Struggling French Quarter businesses welcome Carnival cash
NEW ORLEANS (WVUE) - After two years of a pandemic and a devastating hurricane, New Orleans businesses are eager for a carnival-fueled uptick in revenues. Some businesses have shut down, others are struggling with labor issues and it’s clear that many challenges remain.
Behind scaffolding, it is the place where the muffuletta was born 116 years ago, but Hurricane Ida shut down Central Grocery’s iconic Decatur Street location when it made landfall on Aug. 29.
“Every day people come by and ask about the store... ‘When is it gonna come back? Where can I get the sandwich?’ There’s just general concern,” said contractor Chris Gagnon, standing on the open-air second floor of the grocery.
Central Grocery was not able to open for Thursday night’s Krewe of Joan of Arc, which passed right in front, and neither was 80-year-old Aunt Sally’s Pralines just down the street.
“We have challenges with personnel. We have several staff out right now recovering from COVID,” said Mary Jo Webster, with Aunt Sally’s.
They, like other businesses, are eager for what Mardi Gras can bring as they hope for an end to the pandemic.
“I could not be more excited for carnival. This is the best news we’ve had in two years,” said Webster.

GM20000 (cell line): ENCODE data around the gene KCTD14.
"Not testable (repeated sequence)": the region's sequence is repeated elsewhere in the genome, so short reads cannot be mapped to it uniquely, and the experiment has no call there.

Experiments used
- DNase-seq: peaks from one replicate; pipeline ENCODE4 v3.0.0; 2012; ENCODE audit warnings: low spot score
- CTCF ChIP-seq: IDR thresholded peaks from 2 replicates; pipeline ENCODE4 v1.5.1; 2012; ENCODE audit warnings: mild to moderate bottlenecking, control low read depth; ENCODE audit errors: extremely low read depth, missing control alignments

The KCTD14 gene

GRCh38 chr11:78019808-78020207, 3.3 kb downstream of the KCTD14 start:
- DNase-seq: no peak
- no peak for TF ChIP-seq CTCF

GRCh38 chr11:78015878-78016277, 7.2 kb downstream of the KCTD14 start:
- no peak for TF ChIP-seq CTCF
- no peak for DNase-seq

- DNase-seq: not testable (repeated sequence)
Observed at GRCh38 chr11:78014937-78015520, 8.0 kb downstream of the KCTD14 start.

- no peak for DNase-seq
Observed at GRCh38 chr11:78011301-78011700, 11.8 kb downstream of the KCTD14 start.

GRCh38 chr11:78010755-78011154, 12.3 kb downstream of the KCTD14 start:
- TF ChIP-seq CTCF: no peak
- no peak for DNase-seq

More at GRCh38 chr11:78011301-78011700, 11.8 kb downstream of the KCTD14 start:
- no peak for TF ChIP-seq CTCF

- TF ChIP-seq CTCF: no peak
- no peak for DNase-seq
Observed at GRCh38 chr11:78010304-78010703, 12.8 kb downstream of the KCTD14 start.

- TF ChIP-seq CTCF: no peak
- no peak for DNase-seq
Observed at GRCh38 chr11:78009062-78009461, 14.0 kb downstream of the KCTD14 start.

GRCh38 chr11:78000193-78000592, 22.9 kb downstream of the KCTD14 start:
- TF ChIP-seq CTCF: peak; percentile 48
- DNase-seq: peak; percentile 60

YOUR CARNIVAL AUTHORITY
But this carnival season, Central Grocery customers will have to go online to satisfy their muffuletta craving.
“It is disappointing. It’s very disappointing. I just made 70 and I’ve been enjoying seeing the people come in over the years,” said owner Tommy Tusa.
Though Tusa says the mail-order business is going well, they are trying to establish a satellite location to deliver their world-famous muffulettas to customers.
“Hopefully, we might have a satellite location where local people can come get sandwiches because they’ve supported us all these years,” said Tusa.
Tourists, who have had their own COVID struggles, are also returning to Decatur Street.
“We wanted to get out of the house. New Orleans will be an easy trip and enjoy the restaurants. There’s no other cities like New Orleans,” said Houston visitor Heather Rodriguez.
The tourists are a welcome sight for so many New Orleans businesses who rely on them to survive in a time where labor issues remain difficult.
“One has to think there’s an end in sight,” said Webster.
Aunt Sally’s, which suffered hurricane damage as well, has now reopened with reduced hours five days a week, but the restoration work down Decatur Street at Central Grocery will be painstaking.
“We want to bring the building back to its original condition and make it look good,” said Gagnon.
The goal now is to make Central Grocery structurally sound, restoring as much of the original construction material as possible, so that they can once again sell their legendary muffulettas to customers from around the world - sometime next year.
Tusa says while they rebuild as fast as they can, they’re trying to stay positive. He says many people are suffering far worse than he and his family.
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